Ponte Morandi

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Ponte Morandi
Genova-panorama dal santuario di ns incoronata3.jpg
Ponte Morandi in 2010, viewed from west
Coordinates 44°25′33″N 08°53′20″E / 44.42583°N 8.88889°E / 44.42583; 8.88889Coordinates: 44°25′33″N 08°53′20″E / 44.42583°N 8.88889°E / 44.42583; 8.88889
Carries 4 lanes of roadway
Locale Genoa, Italy
Official name Ponte Morandi
Design Cable-stayed bridge
Total length 1,182 metres (1,293 yd)
Height Piers 90 metres (300 ft),
Road Deck 45 metres (148 ft)
Longest span 210 metres (690 ft)
Clearance above 40 metres (130 ft)
Designer Riccardo Morandi
Construction start 1963
Construction end 1967
Opened 4 September 1967 (1967-09-04)
Collapsed 14 August 2018 (2018-08-14)
Ponte Morandi is located in Liguria
Ponte Morandi
Ponte Morandi
Location in Liguria
Ponte Morandi is located in Italy
Ponte Morandi
Ponte Morandi
Ponte Morandi (Italy)

Ponte Morandi (English: Morandi Bridge) is part of the Polcevera viaduct[1] on the A10 motorway in Genoa, Italy. The bridge, on one of the major links from Italy to France and part of the European route E80, crossed the Polcevera river between the Sampierdarena and Cornigliano districts of Genoa. The viaduct was built between 1963 and 1967, costing 3.8 billion (2 million),[2] and opened on 4 September 1967; the bridge was named after its designer, Riccardo Morandi.[3]

On 14 August 2018, the bridge partially collapsed, killing 43 people.[4]



The bridge was designed by Riccardo Morandi. It is similar to his earlier 1957 design for the General Rafael Urdaneta Bridge, located at the outlet of Lake Maracaibo in western Venezuela, which partially collapsed in 1964 when the tanker Esso Maracaibo collided with the approach spans.[5][6][7] Morandi's cable-stayed bridges are characterised by a prestressed concrete structure for the piers, pylons and deck,[8] very few stays, as few as two per span, and a hybrid system for the stays constructed from steel cables with prestressed concrete shells poured on.[9][10] The concrete was only prestressed to 10 MPa, resulting in it being prone to cracks and water intrusion, which caused corrosion of the embedded steel.[11][12][13]


President Giuseppe Saragat at the inauguration, on 4 September 1967

The viaduct was built between 1963 and 1967 by Società Italiana per Condotte d’Acqua (it). It had a length of 1,182 metres (3,878 ft), a height of 45 metres (148 ft) at road level, and three reinforced concrete pylons reaching 90 metres (300 ft) in height; the maximum span was 210 metres (690 ft). It featured diagonal cable-stays, with the vertical trestle-like supports made up of sets of Vs: one set carrying the roadway deck, while the other pair of inverted Vs supported the top ends of two pairs of diagonal stay cables.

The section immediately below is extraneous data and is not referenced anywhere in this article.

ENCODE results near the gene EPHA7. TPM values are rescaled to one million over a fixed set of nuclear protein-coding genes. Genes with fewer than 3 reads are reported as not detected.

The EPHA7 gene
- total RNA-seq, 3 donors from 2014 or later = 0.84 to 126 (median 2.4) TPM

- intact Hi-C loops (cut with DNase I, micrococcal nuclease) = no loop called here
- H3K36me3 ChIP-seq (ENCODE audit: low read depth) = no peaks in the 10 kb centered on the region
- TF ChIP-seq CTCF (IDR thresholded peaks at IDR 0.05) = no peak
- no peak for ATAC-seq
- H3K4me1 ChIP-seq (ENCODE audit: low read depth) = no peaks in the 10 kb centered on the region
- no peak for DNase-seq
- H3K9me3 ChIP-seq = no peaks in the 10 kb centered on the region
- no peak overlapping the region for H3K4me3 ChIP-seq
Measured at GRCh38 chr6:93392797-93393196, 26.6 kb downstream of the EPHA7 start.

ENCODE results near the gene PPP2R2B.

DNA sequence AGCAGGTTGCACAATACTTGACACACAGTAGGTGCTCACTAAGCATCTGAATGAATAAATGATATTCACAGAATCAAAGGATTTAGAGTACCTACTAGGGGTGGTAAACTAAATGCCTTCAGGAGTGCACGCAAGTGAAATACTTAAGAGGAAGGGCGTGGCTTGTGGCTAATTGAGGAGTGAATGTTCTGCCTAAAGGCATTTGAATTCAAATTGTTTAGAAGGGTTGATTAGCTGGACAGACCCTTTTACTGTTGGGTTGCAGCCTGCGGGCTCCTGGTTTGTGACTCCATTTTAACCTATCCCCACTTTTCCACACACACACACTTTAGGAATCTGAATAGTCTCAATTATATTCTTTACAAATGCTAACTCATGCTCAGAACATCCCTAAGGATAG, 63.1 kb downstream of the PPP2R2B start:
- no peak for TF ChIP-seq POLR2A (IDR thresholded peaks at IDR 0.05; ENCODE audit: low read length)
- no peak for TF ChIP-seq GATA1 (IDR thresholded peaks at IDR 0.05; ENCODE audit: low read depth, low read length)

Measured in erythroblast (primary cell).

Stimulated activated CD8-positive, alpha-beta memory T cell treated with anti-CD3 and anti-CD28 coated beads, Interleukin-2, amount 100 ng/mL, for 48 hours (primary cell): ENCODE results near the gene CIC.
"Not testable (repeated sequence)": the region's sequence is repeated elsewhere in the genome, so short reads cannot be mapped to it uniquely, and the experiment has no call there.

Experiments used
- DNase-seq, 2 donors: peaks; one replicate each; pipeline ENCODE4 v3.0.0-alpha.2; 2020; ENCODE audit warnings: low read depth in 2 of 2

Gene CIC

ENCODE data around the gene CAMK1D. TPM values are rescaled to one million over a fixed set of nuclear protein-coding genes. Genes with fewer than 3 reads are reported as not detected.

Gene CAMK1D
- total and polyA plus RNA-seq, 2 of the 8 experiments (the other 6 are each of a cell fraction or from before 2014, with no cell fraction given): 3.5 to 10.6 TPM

The viaduct was officially opened on 4 September 1967 in the presence of Italian President Giuseppe Saragat.[14]

Maintenance and strengthening[edit]

The bridge had been subject to continual restoration work since the 1970s due to an incorrect assessment of the effects of creep of the concrete.[5] This resulted in excessive deferred displacement of the vehicle deck[5] so that it was neither level nor flat; at the worst points, it undulated in all three dimensions. Only after continual measurement, redesign and associated structural works was the vehicle deck considered acceptable, approaching horizontal by the mid-1980s.[5][15]

View of Polcevera Viaduct in 2007

In a 1979 report, Morandi recommended: "remove all traces of rust on the exposure of the reinforcements, fill the patches with epoxy resin, and cover everything up with elastomer of very high chemical resistance".[16] In the 1990s, the tendons on pillar 11 appeared to be most damaged.[12] About 30% of the tendons had corroded away. The load of the bridge was 7000 kg per tendon, while the tendons were originally capable of carrying 15000 kg[citation needed].[17] A single truck can weigh as much as 44000 kg.[18] As of the collapse of the bridge, only pillar 11 had been internally inspected in the 1990s, showing severed and oxidized strands.[19] From 1990 onward, the easternmost pillar 11 had its stays strengthened by flanking them with external steel cables.[5][20] Pillar 10 had the stays at the top strengthened with steel sheathing in the 1990s.[21] Following the collapse many questions have been raised about the stays.[22] In 1979/1980, a sister bridge of the ponte Morandi in Venezuela suffered one or more stay cable failures with collapse imminent.[23][24][25][26][27]

The former Italian Minister of Infrastructures and Transports Graziano Delrio, who was in charge until 1 June 2018, was informed several times during 2016 in the Italian Parliament that the Morandi Bridge needed maintenance.[28][29]

In Genoa, in 2017, a confidential university report noted disparities in the behaviour of the stays of the now collapsed pillar 9.[19] The report of a February 2018 government meeting indicated resistance and reflectometry measurements had been performed indicating an "average" reduction of the cross section of 10 to 20% of the tendons.[30][31] A crack in the road had appeared at least fourteen days before the collapse near one of the southern stays of the now collapsed pillar 9. The crack may have indicated that the stay had stretched.[32][33] At no point was there a suggestion to reduce the load on the bridge.[30] Traditionally, bridges were only designed for a 50-year life span.[23]